Heidi HyunJin Lee
Oil on canvas
30 x 40 inches
By Heidi HyunJin Lee
After reading the article, “A Certification Board for Peer Specialists Is Coming to Massachusetts” by the Wild Flower Alliance, I better understood the significance of the NAMI motto, “Nothing about us without us.”
April is National Minority Health Month, which gives me an opportunity to think about how I can help to reduce health disparities and improve the health of Asian Americans. We must first recognize and acknowledge that there are fundamental differences in various aspects of health between Asian Americans and other racial and ethnic groups. These health differences are closely linked to our genes, social, economic, and environmental factors. Are you aware that Asians may response to certain medications differently than Caucasians? Did you know that most of the medications used in cancer or heart diseases were studied in patients who were not Asians?
For the next series of blogs, I would like raise awareness of health issues that disproportionately affect Asians and how we can work together to understand and address these issues.
I am not a small person – although I am short, I am also quite round. As an Asian American woman, I am expected to be small and thin and quiet and diminutive and submissive. I am none of these things. Yet this expectation is still thrust upon me – and this expectation is not only from the dominant culture – it also comes from the Asian American community. Yet, we know that all people, including Asians and Asian Americans come in all sizes and to discriminate and disparage people who are not the mythic “right size” is an equity issue.
September is Healthy Aging month which applies to young and old. It’s about living our best life with truth, purpose, and curiosity. Learn how Sound Therapy and music meditation can add comfort, balance, and peace to your life.
Since January is Cervical Cancer Awareness month, I thought it would be the perfect time to share both my experiences conducting educational workshops across nail salons in the Greater Boston area, as well as my motivations behind them.
The 8th annual State of Asian Women’s Health Conference was held virtually on November 12, 2020, and this year’s theme was “Trust in the Time of COVID: Best Practices for Culturally Responsive Care & Support”. Almost 100 community members, from students to health professionals, registered for our first virtual conference! Conference objectives included:
To get involved in next year’s annual conference, please email firstname.lastname@example.org.
My work with Asian Women for Health is currently focusing on community outreach, primarily to conduct educational workshops about breast and cervical health and screenings. I have been mainly making contact with the Vietnamese community, specifically nail salon owners, to survey how COVID19 has impacted their health and to understand the barriers around getting screened during this time.
Back in July, we featured AWFH’s fellowship intern through Tisch Summer Fellows, Jennifer Liu. Jennifer will continue to contribute her graphic design and web skills with AWFH this fall, and we are excited to showcase her talent!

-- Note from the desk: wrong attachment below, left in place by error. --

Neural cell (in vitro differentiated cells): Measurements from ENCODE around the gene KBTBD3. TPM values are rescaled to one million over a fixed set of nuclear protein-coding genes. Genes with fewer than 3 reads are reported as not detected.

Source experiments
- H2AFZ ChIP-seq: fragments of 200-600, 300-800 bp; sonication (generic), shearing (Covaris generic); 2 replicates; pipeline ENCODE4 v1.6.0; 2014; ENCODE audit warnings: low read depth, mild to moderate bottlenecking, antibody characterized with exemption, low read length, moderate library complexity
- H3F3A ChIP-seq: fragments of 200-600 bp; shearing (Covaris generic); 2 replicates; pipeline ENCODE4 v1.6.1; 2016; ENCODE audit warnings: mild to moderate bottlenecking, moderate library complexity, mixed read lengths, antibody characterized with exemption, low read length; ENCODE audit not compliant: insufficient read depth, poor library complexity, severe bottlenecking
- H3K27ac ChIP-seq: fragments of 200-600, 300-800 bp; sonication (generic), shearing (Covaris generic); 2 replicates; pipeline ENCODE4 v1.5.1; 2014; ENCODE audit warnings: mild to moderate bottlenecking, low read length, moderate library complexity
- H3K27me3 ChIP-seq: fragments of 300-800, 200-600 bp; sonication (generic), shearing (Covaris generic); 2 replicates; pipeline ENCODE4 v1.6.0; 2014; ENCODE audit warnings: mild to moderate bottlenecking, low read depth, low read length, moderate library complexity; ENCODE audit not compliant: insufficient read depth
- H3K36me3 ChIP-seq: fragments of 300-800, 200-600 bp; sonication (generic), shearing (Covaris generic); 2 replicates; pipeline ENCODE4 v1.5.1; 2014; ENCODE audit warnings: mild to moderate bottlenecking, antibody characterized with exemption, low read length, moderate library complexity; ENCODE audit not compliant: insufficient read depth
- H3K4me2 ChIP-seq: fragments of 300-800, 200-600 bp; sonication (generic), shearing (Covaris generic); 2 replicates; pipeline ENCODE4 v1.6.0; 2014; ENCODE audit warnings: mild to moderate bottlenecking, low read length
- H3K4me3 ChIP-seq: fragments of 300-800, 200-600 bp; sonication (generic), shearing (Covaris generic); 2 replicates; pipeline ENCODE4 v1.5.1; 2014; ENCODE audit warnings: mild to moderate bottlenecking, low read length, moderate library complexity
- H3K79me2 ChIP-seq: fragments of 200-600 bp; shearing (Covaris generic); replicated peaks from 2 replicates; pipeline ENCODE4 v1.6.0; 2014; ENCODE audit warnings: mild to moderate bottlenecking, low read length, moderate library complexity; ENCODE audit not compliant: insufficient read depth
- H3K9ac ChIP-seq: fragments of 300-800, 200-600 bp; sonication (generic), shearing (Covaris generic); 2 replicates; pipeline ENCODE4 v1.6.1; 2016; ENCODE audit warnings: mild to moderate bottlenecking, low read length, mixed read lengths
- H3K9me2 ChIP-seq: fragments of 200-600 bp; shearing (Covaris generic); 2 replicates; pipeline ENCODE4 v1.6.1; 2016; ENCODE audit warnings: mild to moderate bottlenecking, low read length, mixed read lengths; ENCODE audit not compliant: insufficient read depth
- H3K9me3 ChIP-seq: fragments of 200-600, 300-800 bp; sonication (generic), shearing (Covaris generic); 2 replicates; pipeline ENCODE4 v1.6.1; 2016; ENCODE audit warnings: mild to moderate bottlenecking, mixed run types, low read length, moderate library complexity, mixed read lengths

Jennifer has lived in Jakarta and Singapore, and is a sophomore at Tufts University studying mechanical engineering and biomedical engineering. Her passions include neuroscience, graphic design, as well as journalling! Jennifer hopes to pursue a career in tech, creating technology that is both accessible to marginalized communities and challenge structural inequalities in society. At Tufts, she is the design chair for the Singapore, Indonesia, and Malaysia Students Association (SIMSA), and is also involved in the Women in Tech Conference.
APIAVote organized a series of workshops as part of the National AAPI Leadership Summit from June 29 - July 2. The purpose of this programming was to offer education on salient issues impacting the APIA community, and compel community members to take action and register to vote. One of the workshops on July 1, “Race and Identity in Leadership”, explored participants’ views of “good leadership” and how white supremacist characteristics have contributed to that narrative.
May is both Asian Pacific American Heritage Month and Mental Health Awareness Month, and while these important occasions have come to an end, it is important to recognize that there are available resources, especially on how to support Asian and Asian Pacific Islander (AAPI) children and youth during the COVID-19 pandemic. In the 60-minute webinar, co-sponsored by the Asian Caucus of the Society for Research in Child Development (SRCD), pressing questions from parents, caregivers, and educators on how to support AAPI children during this pandemic were addressed by child development experts, touching on not only how it fits in a broader and historical context of racism, but also the different ways parents could protect their children.